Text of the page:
A Louisiana jury has returned a verdict of guilty in the murder trial of Felix Vail, who was convicted for the death of his wife Mary Horton Vail on Oct. 28, 1962. The case was turned over to the jury on Friday afternoon, and the unanimous verdict of guilty was returned in less than one hour, according to KPLC.
Felix Vail had attempted to make the disappearance of his wife appear an accidental drowning. The body of 22-year-old Mary Horton Vail was discovered on Oct. 30, 1962, in the Calcasieu river near Lake Charles, La. Crabs had burrowed their way into her scalp, and her body was covered with bruises. The Washington Post reports that Felix and Mary Horton Vail had an infant son, Bill, who was just four months old at the time of her death.
Dr. Michael Baden, the famed and well-respected forensic pathologist, was the last witness to take the stand during the trial. He told the jurors that Mary Horton Vail was killed. He said in his opinion, Felix Vail knocked her unconscious, tied a scarf around her neck, stuffed four inches of it inside of her mouth, and placed her in the river. Baden based his theory on information gleaned from the autopsy reports and photos taken of Mary Horton Vail’s body. The pathologist is known for his work on both John F. Kennedy’s and Martin Luther King Jr.’s assassinations as well as for his testimony in the O.J. Simpson double-murder trial.
Felix Vail did not take the stand to defend himself. His defense attorneys said that Mary Horton Vail fell out of a boat while fishing with her husband, and drowned in the river before he could rescue her.
Convicted murderer Felix Vail is also under suspicion in connection with the disappearances of two other women. His girlfriend Sharon Hensley was last seen in 1973, and his second wife Annette Vail disappeared in 1984. As far as the two other women who have not been seen for decades, Felix Vail’s defense team said without evidence of their deaths, it is impossible to prove they met with harm, and both could be alive and well somewhere.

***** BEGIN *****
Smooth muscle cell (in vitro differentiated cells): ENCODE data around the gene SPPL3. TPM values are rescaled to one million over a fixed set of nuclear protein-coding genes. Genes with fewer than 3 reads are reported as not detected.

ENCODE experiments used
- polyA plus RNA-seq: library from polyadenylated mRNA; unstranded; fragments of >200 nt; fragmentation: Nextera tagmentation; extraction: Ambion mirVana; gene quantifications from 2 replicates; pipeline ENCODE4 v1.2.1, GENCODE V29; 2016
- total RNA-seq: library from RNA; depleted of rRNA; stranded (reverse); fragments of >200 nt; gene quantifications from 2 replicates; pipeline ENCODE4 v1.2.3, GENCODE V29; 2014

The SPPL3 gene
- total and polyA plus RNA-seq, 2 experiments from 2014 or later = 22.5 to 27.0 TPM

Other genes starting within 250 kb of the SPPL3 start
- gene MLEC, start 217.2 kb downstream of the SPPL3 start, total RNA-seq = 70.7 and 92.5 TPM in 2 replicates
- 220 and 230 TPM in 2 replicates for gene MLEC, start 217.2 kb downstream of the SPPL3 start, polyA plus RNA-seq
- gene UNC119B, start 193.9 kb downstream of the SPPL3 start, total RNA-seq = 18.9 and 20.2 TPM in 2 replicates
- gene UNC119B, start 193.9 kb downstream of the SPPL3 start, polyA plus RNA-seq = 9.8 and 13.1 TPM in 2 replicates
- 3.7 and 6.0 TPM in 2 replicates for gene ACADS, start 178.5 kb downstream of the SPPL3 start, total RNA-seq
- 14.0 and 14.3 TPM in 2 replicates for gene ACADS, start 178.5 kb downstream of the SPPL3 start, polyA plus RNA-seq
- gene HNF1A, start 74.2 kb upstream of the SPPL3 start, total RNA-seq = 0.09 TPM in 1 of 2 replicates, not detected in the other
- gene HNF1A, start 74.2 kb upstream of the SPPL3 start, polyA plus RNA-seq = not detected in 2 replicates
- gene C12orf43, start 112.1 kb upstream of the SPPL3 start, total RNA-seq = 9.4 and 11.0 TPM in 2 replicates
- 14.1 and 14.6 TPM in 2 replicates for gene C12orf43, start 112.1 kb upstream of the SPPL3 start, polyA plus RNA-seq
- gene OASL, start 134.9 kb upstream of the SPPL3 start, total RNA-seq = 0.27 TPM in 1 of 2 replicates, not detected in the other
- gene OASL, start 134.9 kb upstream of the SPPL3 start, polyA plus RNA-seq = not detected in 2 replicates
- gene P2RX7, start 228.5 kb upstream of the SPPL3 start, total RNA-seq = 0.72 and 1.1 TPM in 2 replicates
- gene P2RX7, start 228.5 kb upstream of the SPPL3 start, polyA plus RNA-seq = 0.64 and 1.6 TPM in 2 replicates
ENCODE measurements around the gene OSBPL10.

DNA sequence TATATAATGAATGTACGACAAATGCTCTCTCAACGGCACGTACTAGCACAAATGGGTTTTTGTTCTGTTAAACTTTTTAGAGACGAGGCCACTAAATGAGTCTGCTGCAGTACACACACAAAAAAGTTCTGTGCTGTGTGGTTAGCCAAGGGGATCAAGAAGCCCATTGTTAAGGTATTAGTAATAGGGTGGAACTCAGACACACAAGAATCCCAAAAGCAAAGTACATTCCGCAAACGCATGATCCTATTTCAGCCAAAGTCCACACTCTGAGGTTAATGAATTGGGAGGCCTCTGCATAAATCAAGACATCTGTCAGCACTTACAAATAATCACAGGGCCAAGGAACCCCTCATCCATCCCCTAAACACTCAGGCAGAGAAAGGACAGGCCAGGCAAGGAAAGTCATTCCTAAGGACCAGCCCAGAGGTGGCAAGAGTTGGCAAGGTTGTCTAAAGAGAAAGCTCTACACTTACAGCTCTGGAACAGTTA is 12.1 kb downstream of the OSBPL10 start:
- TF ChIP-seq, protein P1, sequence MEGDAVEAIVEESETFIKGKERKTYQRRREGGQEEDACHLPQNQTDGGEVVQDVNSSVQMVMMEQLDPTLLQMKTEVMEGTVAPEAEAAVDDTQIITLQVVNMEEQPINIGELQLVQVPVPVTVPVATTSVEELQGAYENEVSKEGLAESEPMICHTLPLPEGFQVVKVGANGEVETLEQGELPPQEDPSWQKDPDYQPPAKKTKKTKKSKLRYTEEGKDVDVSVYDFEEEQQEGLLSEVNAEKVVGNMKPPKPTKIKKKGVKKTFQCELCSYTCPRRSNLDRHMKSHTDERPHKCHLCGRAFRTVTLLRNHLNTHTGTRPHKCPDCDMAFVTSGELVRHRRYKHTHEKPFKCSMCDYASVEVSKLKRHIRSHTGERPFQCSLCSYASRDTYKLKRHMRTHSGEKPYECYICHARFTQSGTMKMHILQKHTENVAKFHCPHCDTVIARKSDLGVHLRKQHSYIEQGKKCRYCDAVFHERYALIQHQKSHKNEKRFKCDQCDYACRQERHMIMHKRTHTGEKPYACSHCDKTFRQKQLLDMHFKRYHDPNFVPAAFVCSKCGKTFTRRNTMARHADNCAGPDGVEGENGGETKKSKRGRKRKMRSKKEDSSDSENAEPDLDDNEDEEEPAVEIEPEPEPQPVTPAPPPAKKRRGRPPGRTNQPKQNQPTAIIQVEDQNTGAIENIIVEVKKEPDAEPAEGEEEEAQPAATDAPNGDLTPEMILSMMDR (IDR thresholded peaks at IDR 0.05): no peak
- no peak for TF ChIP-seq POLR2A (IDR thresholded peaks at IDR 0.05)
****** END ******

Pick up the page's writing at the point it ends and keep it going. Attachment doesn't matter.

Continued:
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The public defender assigned to Felix Vail’s case, Andrew Casanave, spoke to the Associated Press. KPLC reports that he believes it to be unfair to try a case in which every one of the original investigators is dead. Casanave said the prosecution would have to base its case on “supposition, innuendo, rumor, and sympathy.”
Although he was arrested after the death of Mary Horton Vail, this is the first time Felix Vail has been charged in connection with any of the disappearances or deaths of women close to him. He was arrested for the second time in June 2013 and charged with second-degree murder in the death of his first wife. KPLC spoke with John DeRosier, district attorney of Calcasieu, in 2013, regarding the length of time between the murder and the filing of the charges against Felix Vail.
“We feel like we have sufficient evidence to demonstrate that this death was, in fact, a homicide. We feel like we can prove that in court. It is never too late. You know, when you drop out that anchor, it may have a long rope, but eventually justice is going to take care of it and it’s going to catch up with you.”
The families of both missing women believe Felix Vail is responsible for their disappearances. Family members of both women were allowed the chance to testify during Felix Vail’s murder trial. Allowing testimony regarding crimes for which a defendant has not been charged or convicted is unusual. In doing so, the courts cited a British murder case from the beginning of the 20th century.
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